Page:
Tuesday, September 09, 2014

Why "Levantine" is Arabic, not Aramaic: Part 2

Last time, I promised to look at the "ratio of content ⊂ Arabic & ⊄ Aramaic". To do that, we need two things: data on the frequency of different words and morphemes, and etymologies for each word and morpheme. If this were English, I could offer you a 450-million-word online digital corpus for the former, and the OED for the latter. For Levantine Arabic the pickings are a bit scantier. There are indeed several digital corpora of Levantine Arabic, but none of them are publicly available, and none have published any frequency data that I can find offhand; and for etymologies, you have to consult, by hand, as many dictionaries (of several languages) as it takes.

So for present purposes, I will use a much smaller substitute, which can hardly be accused of any partiality to Standard Arabic: namely, a selection from Said Akl's Roomyo w Julyeet, which I was lucky enough to run into at an Oxfam a few years ago. I picked a well-known section of the play whose language seemed relatively simple, with little or no visible Standard Arabic influence - the lines starting from "Romeo, Romeo, wherefore art thou Romeo?" (p. 62), including Romeo's reply and Juliet's reply to him (finishing on the second line of p. 63) - and counted morpheme frequencies (retaining his eccentric orthography). The 26 morphemes that occurred more than once account for about two-thirds of the selection, so looking at their etymologies gives us the maximum of information for the minimum of effort - and here they are. Only those that are unambiguously Arabic or unambiguously Aramaic are relevant to our purpose; the rest may be dismissed as "confounding factors":

  1. w(e) و "and" (11 occurrences): "Confounding". Shared by Arabic and Aramaic in effectively identical form.
  2. b(e)- / m- بـ٬ مـ [marker of the indicative imperfect] (10 occurrences): Innovative. This form is found as such neither in Classical Arabic nor in Aramaic, and its etymology poses some difficulties; if you know of any convincing work on this, let me know in the comments.
  3. -aq ـك "you m. sg. oblique" (9 occurrences): Arabic. Both Aramaic and Arabic have cognates of this, but in Aramaic the consonant has changed to kh, whereas Levantine - like Arabic - has kept the original k.
  4. ¢esm اسم "name" (6 occurrences): Arabic. Both Aramaic and Arabic have cognates of this, but in Aramaic the consonant is sh, whereas in Levantine - as in Arabic - it's s. (There is controversy over which value is original.)
  5. la "no, not, neither... nor" (5 occurrences): "Confounding". The form is shared identically by Arabic and Aramaic; the usage is actually closer to Arabic (where it negates verbs only in the imperfect and the negative imperative) than to Aramaic (where it negates verbs in all tenses), but we'll score it as shared.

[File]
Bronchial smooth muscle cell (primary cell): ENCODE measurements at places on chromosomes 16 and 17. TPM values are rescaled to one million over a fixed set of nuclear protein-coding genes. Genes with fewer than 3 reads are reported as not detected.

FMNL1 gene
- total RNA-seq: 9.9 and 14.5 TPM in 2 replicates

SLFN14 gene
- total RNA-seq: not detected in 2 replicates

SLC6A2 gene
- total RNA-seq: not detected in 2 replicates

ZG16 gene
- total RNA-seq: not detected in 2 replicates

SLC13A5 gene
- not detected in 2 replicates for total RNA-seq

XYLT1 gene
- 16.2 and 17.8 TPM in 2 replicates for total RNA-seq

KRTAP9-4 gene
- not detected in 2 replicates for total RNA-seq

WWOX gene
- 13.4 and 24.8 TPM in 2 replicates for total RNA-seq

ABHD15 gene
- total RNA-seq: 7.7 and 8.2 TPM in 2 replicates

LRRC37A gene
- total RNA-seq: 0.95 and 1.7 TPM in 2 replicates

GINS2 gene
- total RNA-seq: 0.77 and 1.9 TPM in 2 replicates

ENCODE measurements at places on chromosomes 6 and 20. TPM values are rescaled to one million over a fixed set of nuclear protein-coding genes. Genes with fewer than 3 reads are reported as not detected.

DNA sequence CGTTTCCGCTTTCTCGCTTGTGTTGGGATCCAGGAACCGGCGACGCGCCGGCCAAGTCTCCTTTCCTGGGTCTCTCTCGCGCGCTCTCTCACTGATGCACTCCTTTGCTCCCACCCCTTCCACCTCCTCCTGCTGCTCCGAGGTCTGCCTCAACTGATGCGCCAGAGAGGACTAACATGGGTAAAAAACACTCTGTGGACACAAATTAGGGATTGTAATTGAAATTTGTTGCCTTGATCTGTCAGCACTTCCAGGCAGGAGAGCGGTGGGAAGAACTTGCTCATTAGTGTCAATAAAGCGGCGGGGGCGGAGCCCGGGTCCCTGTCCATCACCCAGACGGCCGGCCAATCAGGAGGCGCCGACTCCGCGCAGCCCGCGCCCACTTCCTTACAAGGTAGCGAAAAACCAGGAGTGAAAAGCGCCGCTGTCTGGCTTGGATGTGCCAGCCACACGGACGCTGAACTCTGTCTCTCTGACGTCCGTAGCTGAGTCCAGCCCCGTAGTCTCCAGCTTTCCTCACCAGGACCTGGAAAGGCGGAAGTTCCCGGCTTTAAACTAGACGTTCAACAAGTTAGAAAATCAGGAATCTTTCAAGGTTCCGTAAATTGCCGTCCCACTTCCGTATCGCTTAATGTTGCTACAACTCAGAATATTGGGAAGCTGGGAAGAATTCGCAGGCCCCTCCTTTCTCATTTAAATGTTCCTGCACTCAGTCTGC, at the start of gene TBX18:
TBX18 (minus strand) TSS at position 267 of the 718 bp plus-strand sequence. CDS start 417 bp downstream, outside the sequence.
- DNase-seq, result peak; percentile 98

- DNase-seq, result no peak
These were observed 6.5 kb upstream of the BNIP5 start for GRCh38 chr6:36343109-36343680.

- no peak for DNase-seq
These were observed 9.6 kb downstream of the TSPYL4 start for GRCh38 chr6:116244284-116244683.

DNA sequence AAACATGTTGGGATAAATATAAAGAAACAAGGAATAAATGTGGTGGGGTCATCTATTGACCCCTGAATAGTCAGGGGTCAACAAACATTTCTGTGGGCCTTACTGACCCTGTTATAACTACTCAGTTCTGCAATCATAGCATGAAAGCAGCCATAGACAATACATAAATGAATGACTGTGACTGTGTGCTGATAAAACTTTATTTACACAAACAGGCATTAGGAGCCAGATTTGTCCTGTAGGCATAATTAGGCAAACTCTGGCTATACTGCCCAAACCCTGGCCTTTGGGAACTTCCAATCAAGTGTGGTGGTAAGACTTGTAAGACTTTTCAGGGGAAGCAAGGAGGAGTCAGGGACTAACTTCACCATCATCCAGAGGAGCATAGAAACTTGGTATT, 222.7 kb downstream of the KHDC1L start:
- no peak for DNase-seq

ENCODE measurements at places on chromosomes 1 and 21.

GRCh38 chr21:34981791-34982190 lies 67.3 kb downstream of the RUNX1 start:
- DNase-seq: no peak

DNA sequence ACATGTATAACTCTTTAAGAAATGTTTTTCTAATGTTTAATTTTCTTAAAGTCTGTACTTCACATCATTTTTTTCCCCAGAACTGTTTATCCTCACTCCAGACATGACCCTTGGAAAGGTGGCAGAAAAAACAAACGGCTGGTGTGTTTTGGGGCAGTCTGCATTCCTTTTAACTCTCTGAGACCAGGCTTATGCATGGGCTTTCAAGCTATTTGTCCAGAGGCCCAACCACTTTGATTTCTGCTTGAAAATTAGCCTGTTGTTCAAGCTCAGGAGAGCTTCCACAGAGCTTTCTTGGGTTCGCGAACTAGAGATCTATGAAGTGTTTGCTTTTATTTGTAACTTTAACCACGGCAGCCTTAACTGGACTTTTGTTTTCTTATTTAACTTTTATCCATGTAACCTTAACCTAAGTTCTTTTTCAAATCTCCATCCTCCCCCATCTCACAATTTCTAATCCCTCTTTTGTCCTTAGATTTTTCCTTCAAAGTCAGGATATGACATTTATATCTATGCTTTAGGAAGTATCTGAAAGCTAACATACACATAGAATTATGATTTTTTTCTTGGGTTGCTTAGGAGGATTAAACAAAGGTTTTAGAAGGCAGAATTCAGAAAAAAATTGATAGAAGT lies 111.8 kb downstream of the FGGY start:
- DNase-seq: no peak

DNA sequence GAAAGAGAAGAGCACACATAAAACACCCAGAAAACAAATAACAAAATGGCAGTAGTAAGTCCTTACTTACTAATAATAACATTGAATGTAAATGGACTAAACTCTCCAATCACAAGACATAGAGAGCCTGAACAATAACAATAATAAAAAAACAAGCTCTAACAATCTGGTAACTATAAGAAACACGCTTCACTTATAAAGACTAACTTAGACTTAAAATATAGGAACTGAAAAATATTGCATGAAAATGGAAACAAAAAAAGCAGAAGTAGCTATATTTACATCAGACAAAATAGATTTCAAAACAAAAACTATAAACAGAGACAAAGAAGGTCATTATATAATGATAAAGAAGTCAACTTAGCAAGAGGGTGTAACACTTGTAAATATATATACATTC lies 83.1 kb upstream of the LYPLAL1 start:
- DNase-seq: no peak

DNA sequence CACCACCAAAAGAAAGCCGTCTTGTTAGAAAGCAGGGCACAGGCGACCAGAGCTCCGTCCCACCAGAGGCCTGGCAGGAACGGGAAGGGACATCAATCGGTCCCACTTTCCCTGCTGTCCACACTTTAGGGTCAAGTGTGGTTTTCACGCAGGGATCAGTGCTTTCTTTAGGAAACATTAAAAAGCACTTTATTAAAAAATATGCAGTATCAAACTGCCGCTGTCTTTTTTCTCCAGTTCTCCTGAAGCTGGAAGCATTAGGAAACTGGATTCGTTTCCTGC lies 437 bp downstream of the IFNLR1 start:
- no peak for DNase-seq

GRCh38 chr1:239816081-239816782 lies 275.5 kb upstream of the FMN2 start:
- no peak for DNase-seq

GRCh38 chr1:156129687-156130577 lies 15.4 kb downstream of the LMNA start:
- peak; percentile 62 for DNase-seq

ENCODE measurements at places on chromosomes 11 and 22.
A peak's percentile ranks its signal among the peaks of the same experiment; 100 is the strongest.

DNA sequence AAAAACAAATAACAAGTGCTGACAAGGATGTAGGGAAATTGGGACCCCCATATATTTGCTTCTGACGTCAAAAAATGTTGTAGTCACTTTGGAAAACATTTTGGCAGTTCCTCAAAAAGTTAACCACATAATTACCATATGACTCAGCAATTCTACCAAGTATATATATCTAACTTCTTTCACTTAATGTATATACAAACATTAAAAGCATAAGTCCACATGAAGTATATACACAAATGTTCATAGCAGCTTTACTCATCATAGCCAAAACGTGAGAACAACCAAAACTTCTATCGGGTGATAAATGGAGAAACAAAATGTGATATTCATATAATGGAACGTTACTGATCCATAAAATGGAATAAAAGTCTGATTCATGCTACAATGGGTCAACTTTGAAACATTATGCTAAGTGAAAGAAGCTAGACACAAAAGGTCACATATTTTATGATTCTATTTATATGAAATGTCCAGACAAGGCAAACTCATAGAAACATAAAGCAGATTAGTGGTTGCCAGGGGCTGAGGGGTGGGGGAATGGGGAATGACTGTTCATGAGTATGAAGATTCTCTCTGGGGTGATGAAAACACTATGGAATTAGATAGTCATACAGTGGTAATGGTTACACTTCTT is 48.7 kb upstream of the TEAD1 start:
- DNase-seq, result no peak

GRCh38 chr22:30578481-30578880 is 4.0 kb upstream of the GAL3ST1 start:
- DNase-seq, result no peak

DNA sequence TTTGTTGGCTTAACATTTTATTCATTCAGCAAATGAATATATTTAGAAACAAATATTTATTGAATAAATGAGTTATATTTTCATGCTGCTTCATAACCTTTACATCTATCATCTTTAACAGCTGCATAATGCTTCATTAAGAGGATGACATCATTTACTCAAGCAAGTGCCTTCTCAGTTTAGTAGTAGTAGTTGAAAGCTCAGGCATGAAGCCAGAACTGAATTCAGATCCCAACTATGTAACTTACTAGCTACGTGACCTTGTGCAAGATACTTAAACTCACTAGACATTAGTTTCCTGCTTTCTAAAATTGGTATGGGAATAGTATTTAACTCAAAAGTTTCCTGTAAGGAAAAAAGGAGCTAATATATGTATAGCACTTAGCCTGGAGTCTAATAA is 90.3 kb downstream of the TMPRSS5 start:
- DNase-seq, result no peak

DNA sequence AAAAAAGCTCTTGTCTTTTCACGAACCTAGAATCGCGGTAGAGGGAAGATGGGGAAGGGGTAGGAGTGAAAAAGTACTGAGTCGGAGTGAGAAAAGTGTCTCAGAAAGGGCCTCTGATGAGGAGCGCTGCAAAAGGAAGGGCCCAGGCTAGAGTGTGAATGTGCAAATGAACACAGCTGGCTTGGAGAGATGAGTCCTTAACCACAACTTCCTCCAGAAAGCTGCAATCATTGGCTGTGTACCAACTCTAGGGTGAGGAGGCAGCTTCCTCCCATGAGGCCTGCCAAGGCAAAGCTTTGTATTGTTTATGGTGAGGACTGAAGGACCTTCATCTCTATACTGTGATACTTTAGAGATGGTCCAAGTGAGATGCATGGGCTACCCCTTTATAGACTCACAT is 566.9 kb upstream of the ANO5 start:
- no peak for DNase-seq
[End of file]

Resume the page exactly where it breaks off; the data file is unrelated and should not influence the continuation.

6. -u / -h / -vowel length (depending on context) ـه "him, his" (5 occurrences): Arabic. Aramaic -eh could explain the h form and the vowel length form, but the -u can be satisfactorily derived only from Arabic -hu.
  7. quun كون "be" (4 occurrences): "Confounding". In reality this is much more likely to be Arabic, since the normal Aramaic root for "be" is hwy, but kwn is attested in this sense in Aramaic too.
  8. men من "from" (4 occurrences): "Confounding". Shared by Arabic and Aramaic in effectively identical form.
  9. ḍall ضل "remain" (4 occurrences): Arabic. There is no Aramaic source for emphatic D.
  10. (e)l الـ
    • "the" (4 occurrences): Arabic. (Aramaic originally used suffixed -aa, which later lost its definite sense.)
    • [relative marker] (3 occurrences): Innovative, but based on extending the functions of the Arabic definite article, and probably on shortening a form similar to Classical Arabic alladhii, which it resembles rather more than the Aramaic relative marker dh-.)
  11. ¢ent انت "you (m. sg.)" (3 occurrences): Arabic. In Aramaic, the n disappeared, assimilated to the following t.
  12. ma ما "not" (3 occurrences): Arabic. In Aramaic, maa is never used as a negator.
  13. law لو "if" (3 occurrences): Arabic. (Aramaic does not generally use this, but where traces of a cognate are found, as in some frozen combinations, it takes the form luu, not law.)
  14. cu شو "what?" (3 occurrences): Original, from Arabic. Found as such neither in Arabic nor in Aramaic, but its generally accepted etymology is Arabic, from a contraction of أي شي هو "what thing is it?".
  15. sammi "name (v.)" (3 occurrences): Arabic, for the same reason as esm above.
  16. e- / Ø- أـ [first person singular subject marker] (3 occurrences): "Confounding". Shared by Arabic and Aramaic in effectively identical form.
  17. t- تـ [second person masculine singular subject marker] (2 occurrences): "Confounding". Shared by Arabic and Aramaic in effectively identical form.
  18. -ni ـني "me" (2 occurrences): "Confounding". Shared by Arabic and Aramaic in effectively identical form.
  19. -a ـا "her" (2 occurrences): "Confounding". At first sight the loss of the h makes it appear closer to Aramaic than to Classical Arabic - but the h was also lost in -u "him", which cannot be explained as Aramaic.